Obvious and Hidden Symbols

symbolsCarl Jung longed for his work to be understood by the general public, not only by specialists in his field.  There have been others, like Carl Sagan and Richard Dawkins, who have also made great efforts to translate their often esoteric research and observations to laymen, children, and the generally curious. Most naturalists or armchair aficionados rely on books and papers written in this way, for this audience, and we non-scientists owe much to them.  In Carl G. Jung´s Man and His Symbols we discover meanings of symbols in our waking life (the medieval, natural, religious, in advertising, literature, political propaganda, sculpture and art, or in myths) and in our subconscious life (dreams, compulsions, desires, emotions).  Much of this “profusely illustrated” book (how could a work on symbols not be so?) is simply Jung´s interpretation of his clients´ dreams, but the work in general may well be boiled down to his effort to describe the acquisition of psychological maturity, a highly individual endeavor, and how it may be obtained in a modern society that moves toward conformity at every turn.  His clients come to him with dreams, he interprets them as subconscious expression through symbols, the only way the subconscious can express anything. These symbols are recurring and they learned throughout our lives through literature, for universesnakeexample. To me, dream interpretation gets boring quickly, mostly because the books and articles I´ve read on the subject either neglect subjectivity entirely (similar to the silliness of zodiac symbols) or are too self-deprecating by explaining that dreams are only products of individuals, thereby just fun to speculate about.  But there are symbols that carry meaning that we all understand, and there are individuals who´s dreams are particular to him or her, but decipherable through symbolic means (Jung includes a James Thurber cartoon in which a “henpecked” man sees his home and his wife as the same thing).

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                    Cartoon by James Thurber.

Often in modern life we behave in ways that conflict with our individual nature, and I think there is something to be said for the subconscious compensation for this imbalance. Jung has written much about this, and I include his expertise in the other works on the subject that I have read and will read.  If I, for some political motivation, choose to fly a    Don´t Tread on Me flag, with its squirming serpent amongst disjointed words and letters, I want to know what it means, both to my own mind and to humanity in general.  This is not only a peculiar interest, but a social responsibility.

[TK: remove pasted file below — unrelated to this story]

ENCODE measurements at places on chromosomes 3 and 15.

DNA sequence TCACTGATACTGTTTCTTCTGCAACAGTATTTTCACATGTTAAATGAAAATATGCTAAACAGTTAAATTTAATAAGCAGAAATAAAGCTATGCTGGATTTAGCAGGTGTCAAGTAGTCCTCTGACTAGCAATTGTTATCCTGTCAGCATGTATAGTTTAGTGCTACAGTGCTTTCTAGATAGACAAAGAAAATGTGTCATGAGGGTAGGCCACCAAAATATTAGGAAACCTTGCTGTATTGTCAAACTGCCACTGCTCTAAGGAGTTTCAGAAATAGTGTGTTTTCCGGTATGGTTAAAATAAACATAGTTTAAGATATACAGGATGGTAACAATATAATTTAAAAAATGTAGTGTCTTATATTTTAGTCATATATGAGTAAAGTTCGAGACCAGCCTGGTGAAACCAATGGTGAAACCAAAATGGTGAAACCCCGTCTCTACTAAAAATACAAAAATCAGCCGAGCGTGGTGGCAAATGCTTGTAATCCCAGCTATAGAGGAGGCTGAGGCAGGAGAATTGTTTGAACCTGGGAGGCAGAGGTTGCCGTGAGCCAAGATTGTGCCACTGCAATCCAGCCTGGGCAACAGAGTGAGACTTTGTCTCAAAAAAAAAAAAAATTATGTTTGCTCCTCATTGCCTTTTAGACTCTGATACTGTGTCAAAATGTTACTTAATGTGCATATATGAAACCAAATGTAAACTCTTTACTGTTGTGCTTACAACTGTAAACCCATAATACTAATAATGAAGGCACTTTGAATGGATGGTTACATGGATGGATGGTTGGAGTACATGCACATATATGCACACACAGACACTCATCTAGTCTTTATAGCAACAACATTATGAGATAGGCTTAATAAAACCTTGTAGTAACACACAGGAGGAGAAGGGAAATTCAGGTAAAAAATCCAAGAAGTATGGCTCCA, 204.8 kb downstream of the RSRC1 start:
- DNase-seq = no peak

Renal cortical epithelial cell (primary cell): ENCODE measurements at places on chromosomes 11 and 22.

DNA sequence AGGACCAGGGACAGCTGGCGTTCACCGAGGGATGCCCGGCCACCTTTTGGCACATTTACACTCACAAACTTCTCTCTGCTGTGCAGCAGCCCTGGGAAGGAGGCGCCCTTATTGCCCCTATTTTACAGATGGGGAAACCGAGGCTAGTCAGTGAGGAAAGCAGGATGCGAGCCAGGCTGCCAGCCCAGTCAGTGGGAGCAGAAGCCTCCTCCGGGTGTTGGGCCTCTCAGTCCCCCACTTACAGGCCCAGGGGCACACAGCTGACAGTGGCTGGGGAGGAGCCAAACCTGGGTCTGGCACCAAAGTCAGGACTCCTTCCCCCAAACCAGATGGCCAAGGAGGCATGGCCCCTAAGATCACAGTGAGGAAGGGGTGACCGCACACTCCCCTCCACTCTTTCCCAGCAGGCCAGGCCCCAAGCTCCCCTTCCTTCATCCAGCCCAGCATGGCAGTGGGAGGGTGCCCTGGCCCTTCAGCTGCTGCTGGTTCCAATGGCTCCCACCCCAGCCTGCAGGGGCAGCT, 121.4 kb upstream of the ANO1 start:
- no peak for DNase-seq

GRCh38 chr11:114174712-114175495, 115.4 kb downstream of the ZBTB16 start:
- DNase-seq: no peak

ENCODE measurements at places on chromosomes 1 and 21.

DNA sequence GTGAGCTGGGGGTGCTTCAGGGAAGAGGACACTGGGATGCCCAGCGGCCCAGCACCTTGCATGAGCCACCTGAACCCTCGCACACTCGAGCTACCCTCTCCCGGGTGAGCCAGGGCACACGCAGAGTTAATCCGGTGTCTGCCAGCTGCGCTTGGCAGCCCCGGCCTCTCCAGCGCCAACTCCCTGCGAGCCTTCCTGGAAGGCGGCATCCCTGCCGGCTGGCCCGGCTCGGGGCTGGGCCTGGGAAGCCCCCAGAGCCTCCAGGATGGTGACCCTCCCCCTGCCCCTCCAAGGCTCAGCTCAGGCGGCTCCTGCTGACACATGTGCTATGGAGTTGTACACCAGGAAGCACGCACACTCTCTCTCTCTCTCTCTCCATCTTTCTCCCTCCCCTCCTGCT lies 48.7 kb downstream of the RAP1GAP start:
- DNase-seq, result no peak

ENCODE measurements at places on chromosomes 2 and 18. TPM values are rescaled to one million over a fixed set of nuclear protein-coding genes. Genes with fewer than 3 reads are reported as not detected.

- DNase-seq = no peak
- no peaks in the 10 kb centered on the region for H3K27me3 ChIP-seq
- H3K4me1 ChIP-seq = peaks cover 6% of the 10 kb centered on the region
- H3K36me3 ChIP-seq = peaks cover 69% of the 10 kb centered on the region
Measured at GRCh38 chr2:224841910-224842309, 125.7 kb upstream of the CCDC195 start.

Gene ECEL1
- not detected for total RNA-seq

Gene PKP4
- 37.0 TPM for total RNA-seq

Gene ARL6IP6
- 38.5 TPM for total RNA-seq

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Nonrequired Reading for Late Night Thinking

imageNobel laureate Wisława Szymborska is more known for her poetry, but she also worked as a book reviewer in Poland for a few years.  The reviews she writes in Nonrequired Reading are short and informal, probably due to column restrictions.  The reviews, on a wide range of subjects from DYI to the search for aliens, from corruption in the world of paleontology to bird guides, from Greek philosophy to statistics, all are a pleasure to read and full of a poet’s insight.  I am always interested in nonfiction writings of novelists and poets, and if Robert Hass says Szymborska is worth reading, I’m on board. Other great reads that come to mind: Steinbeck’s Log from the Sea of Cortez and Saint-Exupéry’s Wind, Sand and Stars, Orwell’s Down and Out in Paris and London, Hemingway’s A Moveable Feast, and Camilo Jose Cela’s Journey to the Alcarria. I am nearly always taken in when good writers take the time to write in their own prose about the truths in the worlds they live in.

A quote from her review of Karel Capek’s The War with the Newts:

But…in the beginning, how can you tell a demented naysayer from a prophet with the right on his side?  The world is full of all sorts of sleeping powers–but how can you know in advance with may be safely released and which should be kept under lock at all times? Between the moment when it’s already too late, a single, suitable, perfectly timed moment must occur when the misfortune can still be averted. In all the commotion in most often passes unnoticed. But which moment is it? How do we recognize it? This is  probably the most painful question posed to human beings by our own history.”

 

Nonrequired Reading

By Wislawa Szymborska
Translated from the Polish by Clare Cavanagh
New York: Harcourt, Inc., 2002